Saturday, September 9, 2017

Using CPF for The Bedokian Portfolio? Part 2

In this part, I will describe on how to go about implementing your Bedokian Portfolio using your CPF Ordinary Account (OA). Take note that I am posting this from the perspective of an investor who is below 55 years old.

Ideal Amount to Start

It is recommended to start off the CPF Bedokian Portfolio in one shot, much like the one bought using your disposable income with the same reasonings.1 The ideal quantum to start, after setting aside a buffer for your home mortgage payments and/or kids’ education fees, would be $36,500 ($36,500 – [35% x $36,500] – [10% x $36,500] = $20,075). The 35% and 10% are the stocks and gold limits, respectively. The remaining $20,075 is to fulfill the “no-investment” rule for the first $20K of your CPF OA.

Planning The Portfolio

The asset classes that make up The Bedokian Portfolio are available for investing using CPF OA, but we would have to tweak the allocation to suit the limitations imposed (i.e. 35% stocks and 10% gold). According to CPF, the 35% stock limit encompasses equities (including REITs) and corporate bonds, but not Singapore Government or its related bonds.2

We cannot use the balanced Bedokian Portfolio (35% equities and REITs, 20% bonds, and 5% commodities and cash) for the CPF OA based on this limitation, but we could make full use of the risk-free interest rates offered by CPF OA (currently 2.5%/3.5%) to our advantage. Cash is traditionally seen as the lowest yield bearing asset class in The Bedokian Portfolio, but with the relatively higher CPF OA interest, we can allocate a much higher portion to it in the CPF version.

The 35% Stocks Limit

The stocks part would preferably be filled up with equities and REITs that yield more than the 2.5% CPF OA interest rate. You may want to use ETFs, and for individual securities you could use the selection guidelines given in The Bedokian Portfolio3 or any other fundamental analysis methods to look for such equities/REITs.

Drilling down, I would allocate half of the 35%, i.e. 17.5% to equities and the other half to REITs, as I value the importance of diversification to manage risk. However, it is up to your preference on how this mix will be.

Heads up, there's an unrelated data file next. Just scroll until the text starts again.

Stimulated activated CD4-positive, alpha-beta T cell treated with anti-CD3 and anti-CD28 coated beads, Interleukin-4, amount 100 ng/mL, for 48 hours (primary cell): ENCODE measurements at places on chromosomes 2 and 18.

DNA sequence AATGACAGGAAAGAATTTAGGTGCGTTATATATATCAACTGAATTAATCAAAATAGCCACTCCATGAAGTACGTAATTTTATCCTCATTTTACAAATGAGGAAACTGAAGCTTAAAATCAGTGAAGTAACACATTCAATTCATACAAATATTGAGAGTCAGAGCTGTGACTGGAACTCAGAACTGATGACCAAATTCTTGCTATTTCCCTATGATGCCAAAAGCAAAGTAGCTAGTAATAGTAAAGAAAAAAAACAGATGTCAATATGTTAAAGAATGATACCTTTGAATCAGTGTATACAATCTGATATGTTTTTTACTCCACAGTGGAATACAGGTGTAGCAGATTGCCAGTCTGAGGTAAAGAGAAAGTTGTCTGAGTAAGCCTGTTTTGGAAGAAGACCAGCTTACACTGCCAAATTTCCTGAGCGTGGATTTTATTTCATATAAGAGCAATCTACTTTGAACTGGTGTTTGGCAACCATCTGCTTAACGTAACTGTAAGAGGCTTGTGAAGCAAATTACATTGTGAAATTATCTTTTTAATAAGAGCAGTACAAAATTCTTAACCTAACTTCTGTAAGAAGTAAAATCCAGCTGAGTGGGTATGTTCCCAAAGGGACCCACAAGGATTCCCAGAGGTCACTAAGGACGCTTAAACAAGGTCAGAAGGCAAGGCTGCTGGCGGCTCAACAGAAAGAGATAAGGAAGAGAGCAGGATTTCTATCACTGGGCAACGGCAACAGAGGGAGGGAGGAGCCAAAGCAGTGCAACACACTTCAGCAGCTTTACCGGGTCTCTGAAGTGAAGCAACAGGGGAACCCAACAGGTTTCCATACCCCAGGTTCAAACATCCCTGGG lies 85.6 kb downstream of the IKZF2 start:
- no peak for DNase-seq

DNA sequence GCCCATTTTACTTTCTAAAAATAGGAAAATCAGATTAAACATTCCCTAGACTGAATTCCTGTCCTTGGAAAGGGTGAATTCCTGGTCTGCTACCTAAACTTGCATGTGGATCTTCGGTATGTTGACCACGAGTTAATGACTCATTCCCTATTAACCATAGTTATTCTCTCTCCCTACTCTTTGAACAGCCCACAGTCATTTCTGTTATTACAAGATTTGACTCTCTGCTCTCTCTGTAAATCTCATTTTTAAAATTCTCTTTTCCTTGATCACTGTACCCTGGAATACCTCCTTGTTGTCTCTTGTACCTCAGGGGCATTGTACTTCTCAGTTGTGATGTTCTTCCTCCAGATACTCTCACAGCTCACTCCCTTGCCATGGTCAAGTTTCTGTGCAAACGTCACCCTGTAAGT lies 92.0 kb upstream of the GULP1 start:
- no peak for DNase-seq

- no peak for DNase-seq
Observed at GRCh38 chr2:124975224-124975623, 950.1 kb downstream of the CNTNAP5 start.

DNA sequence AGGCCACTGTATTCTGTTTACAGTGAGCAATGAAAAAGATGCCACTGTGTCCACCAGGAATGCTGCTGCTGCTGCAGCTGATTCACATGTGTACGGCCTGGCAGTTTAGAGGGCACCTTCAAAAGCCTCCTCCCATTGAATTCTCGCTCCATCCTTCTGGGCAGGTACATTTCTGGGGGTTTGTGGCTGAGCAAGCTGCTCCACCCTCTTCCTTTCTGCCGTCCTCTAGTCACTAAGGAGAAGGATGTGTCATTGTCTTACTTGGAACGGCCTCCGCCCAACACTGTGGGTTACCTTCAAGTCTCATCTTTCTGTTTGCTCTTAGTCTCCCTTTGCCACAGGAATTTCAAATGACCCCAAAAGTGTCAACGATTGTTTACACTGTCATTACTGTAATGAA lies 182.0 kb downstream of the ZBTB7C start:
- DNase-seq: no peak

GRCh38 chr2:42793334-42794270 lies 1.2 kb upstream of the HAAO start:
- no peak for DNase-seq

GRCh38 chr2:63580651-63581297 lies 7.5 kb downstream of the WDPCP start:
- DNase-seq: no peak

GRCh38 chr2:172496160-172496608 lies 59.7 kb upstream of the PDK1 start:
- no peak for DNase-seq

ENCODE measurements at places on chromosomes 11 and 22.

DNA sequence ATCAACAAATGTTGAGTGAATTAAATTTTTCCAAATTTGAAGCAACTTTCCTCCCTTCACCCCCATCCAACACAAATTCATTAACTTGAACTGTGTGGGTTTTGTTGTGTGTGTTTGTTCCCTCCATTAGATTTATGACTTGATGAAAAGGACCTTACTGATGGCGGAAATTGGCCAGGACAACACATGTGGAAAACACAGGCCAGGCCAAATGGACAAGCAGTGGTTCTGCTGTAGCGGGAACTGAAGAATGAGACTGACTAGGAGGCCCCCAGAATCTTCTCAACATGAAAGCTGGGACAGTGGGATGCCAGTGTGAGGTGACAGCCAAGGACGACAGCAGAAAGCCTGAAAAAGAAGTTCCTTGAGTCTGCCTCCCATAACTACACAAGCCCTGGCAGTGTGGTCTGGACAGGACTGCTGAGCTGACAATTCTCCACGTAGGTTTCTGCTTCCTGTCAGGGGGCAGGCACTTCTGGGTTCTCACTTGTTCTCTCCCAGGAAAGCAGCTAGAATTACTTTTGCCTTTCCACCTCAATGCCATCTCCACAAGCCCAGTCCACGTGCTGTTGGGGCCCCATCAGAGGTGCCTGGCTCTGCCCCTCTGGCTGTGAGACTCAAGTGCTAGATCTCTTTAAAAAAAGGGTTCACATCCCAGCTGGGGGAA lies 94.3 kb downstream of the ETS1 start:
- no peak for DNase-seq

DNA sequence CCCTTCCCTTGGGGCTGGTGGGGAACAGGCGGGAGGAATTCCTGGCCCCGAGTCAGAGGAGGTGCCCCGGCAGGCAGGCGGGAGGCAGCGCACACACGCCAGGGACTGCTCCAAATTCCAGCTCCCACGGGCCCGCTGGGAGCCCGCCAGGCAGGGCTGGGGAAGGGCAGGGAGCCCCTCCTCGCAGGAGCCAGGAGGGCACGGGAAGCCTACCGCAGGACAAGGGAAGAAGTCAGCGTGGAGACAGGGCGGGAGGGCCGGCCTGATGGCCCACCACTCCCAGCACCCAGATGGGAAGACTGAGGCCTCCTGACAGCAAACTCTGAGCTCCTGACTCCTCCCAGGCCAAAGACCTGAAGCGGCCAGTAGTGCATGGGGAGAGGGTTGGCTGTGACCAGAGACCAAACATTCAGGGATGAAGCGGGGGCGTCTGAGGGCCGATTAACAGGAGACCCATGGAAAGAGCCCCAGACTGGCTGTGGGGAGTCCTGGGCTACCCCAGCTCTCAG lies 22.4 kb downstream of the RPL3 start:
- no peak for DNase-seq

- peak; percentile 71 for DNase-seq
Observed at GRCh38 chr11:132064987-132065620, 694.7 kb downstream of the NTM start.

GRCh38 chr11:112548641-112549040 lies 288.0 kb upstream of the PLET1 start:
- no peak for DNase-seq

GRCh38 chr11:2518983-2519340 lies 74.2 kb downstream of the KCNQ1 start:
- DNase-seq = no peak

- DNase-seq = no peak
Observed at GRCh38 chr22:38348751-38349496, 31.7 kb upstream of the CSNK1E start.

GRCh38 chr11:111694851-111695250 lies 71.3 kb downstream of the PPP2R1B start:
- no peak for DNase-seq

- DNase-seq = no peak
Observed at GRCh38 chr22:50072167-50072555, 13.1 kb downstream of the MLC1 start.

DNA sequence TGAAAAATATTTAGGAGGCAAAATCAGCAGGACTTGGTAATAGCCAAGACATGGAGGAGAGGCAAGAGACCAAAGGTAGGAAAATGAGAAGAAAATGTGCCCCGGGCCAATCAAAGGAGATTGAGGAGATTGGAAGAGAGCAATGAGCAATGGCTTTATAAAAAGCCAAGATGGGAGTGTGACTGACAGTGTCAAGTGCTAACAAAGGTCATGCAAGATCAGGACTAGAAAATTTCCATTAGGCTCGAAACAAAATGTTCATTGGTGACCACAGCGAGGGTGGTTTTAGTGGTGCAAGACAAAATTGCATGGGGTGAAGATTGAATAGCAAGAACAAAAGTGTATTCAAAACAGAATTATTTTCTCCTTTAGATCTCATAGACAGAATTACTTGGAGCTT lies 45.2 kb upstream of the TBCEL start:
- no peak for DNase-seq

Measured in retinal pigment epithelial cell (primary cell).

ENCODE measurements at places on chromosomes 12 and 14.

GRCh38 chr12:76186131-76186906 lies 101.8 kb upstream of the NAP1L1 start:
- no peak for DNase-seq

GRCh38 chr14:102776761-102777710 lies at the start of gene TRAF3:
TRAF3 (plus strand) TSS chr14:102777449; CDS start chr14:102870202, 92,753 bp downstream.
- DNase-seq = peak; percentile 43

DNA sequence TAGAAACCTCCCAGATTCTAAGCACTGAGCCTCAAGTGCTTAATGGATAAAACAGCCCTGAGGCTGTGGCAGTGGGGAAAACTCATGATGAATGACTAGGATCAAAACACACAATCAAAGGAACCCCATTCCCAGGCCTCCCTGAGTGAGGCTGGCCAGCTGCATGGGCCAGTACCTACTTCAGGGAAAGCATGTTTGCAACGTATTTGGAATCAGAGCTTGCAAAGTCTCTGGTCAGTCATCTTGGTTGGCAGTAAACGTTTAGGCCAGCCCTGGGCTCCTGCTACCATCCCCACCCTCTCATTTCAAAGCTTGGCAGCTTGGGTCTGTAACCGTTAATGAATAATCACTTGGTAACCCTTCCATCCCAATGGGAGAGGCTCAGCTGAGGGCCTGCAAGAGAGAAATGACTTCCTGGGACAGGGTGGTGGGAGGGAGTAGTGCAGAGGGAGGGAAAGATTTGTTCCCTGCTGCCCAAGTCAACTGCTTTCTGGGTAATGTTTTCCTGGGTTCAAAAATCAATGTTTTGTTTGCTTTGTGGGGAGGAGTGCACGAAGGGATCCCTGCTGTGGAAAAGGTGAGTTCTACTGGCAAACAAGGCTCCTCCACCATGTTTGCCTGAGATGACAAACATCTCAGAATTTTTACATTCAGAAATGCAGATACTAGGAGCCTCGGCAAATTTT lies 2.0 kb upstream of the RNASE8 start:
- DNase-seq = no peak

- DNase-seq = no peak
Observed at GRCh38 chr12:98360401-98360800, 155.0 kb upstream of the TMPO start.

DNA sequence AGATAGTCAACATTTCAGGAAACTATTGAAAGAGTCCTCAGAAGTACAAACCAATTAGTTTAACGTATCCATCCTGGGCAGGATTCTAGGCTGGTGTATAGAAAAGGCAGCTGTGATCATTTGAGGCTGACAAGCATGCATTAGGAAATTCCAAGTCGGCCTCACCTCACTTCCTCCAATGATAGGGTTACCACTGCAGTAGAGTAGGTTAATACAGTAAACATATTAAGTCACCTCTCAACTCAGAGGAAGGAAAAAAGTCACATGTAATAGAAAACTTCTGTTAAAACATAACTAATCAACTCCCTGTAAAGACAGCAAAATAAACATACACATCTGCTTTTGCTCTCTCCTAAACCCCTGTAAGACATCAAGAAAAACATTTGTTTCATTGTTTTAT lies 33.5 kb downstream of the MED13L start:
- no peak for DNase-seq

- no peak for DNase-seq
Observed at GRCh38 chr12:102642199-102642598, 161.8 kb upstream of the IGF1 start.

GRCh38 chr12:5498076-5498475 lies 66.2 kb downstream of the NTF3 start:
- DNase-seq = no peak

The 10% Gold Limit

For the gold component, there are only a few choices, with the SPDR Gold ETF listed on the Singapore Exchange (SGX) being one of them. For other gold products such as physical gold and gold savings account, so far only United Overseas Bank (UOB) offer such products, therefore your CPF Investment Account must be opened with UOB if you wish to invest in them using CPF OA.

Yield of the Portfolio

To recap from my previous blog post, the main aim of using CPF OA to invest is to achieve higher returns than the 2.5% interest rate offered, so that this amount could be used for other investments and/or payment for your kids’ education fees. Since the 2.5% interest rate (and the 3.5% interest rate for the first $20K) are considered risk-free, and gold does not give any yield, the equities and REITs yield would have to be higher than the CPF OA interest rate and to compensate for the no-yield of gold.

Using the average annual yield between 2006 and 2013 as highlighted in The Bedokian Portfolio4, equities is at 3.23% while REITs is at 6.39%. Putting them at 50-50, the average would be (3.23% + 6.39%)/2 = 4.81%. However, since this number has to compensate for the loss of yield from the gold component, we would have to discount it away by around 28.6% (10%/35%), hence the whole yield generated from the invested amount is at (100%-28.6%) x 4.81% = 3.43%, which is higher than the CPF OA’s 2.5%.

If you are not comfortable with this yield, rather than using the full 10% gold limit, you could just lower it to 5% instead, with the remaining 5% earning the 2.5% CPF OA rate. In this way the compensate for the yield bearing investments would be lower at 5%/35% = 14.3%, and the discounted yield is at (100%-14.3%) x 4.81% = 4.12%.

If along the way there are capital gains, then it would be a bonus as this would add on to the total overall returns of the investments.


As CPF contributions are mandatory, there will always be inflows to the cash portion of the portfolio, and likewise the stocks and gold limits would rise along with it. Periodic rebalancing can be done, much like a typical passive Bedokian Portfolio, with the addition of positions to the two limits.

1 – The Bedokian Portfolio p73

2 – Central Provident Fund Board. Instruments that can be invested under CPFIS. Dec 2016 (accessed 19 Aug 2017)

3 – The Bedokian Portfolio p93-101

4 – ibid p70

Further references

Investment Products Included Under CPF Investment Scheme. (accessed 8 Sep 2017)

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